Among the pandemic’s many heartbreaking statistics is this one: In 2020 and 2021, more than 24,000 independent practices were reported permanently or temporarily closed.

We now have an even clearer picture of the pandemic’s impact on private practitioners with new data from Avalere and the Physicians Advocacy Institute (PAI) showing that almost three-quarters of US doctors now work for hospitals, health systems, or corporate entities. That represents an almost-20-percent jump since 2019.

“COVID-19 drove physicians to leave private practice for employment at an even more rapid pace than we’ve seen in recent years,” according to Kelly Kenney, chief executive officer of PAI. ”This study underscores the fact that physicians across the nation are facing severe burnout and strain. Between the financial stress that the pandemic had on practices, because they certainly had little revenue for a while, and the stress that physicians have felt mentally, you can’t overstate that.”

Outlook Dire

While a sense of normalcy is returning to everyday life, for primary care physicians in traditional fee-for-service practices, the situation remains bleak. According to the most recent Primary Care Collaborative survey, more than half of physicians say primary care is crumbling: More than 40% describe themselves as mentally and financially fragile; a third report they are currently denied and/or seriously overdue payments from insurers and health plans, and only 21% find the fee-for-service form of payment sufficient.

We have long understood that the traditional fee-for-service payment model is simply not sustainable. Consider that since 2001, Medicare physician payment has fallen 20%, adjusted for inflation, while the cost of running a medical practice has increased 39%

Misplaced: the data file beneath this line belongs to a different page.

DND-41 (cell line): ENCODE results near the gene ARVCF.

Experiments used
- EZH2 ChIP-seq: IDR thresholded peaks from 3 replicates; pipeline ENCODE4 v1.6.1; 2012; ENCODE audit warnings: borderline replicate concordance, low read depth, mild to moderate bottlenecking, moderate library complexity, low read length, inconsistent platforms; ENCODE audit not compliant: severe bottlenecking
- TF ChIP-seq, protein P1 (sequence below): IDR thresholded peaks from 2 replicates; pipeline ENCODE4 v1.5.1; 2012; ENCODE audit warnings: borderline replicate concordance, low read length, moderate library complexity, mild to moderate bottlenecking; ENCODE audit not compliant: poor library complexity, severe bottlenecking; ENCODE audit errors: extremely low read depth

Becoming a hospital-employed physician doesn’t provide a neatly packaged solution, either. As reported in a recent Forbes article, after a physician practice is acquired, prices for healthcare services increase by 14%, and hospital revenue rises by nearly 20%. However, most physicians are not benefiting, but are earning 20% less than independent practitioners, according to a 2022 Medscape survey.

Most troubling, as a result of the myriad challenges with seemingly no end, 25% of the physicians surveyed by the Primary Care Collaborative expect to leave primary care in the next three years. A December 2021 AMA survey reported that one in five physicians said they would likely leave their current practice within two years. The impact of this physician exodus is an incalculable loss that will be felt for many years to come.

However, for concierge medicine physicians, while the pandemic was difficult and demanding, their professional survivability was never in question. A stunning zero percent of concierge medical practices were closed during the pandemic, and they continue to thrive in 2022, based on a solid foundation of revenue driven by membership fees.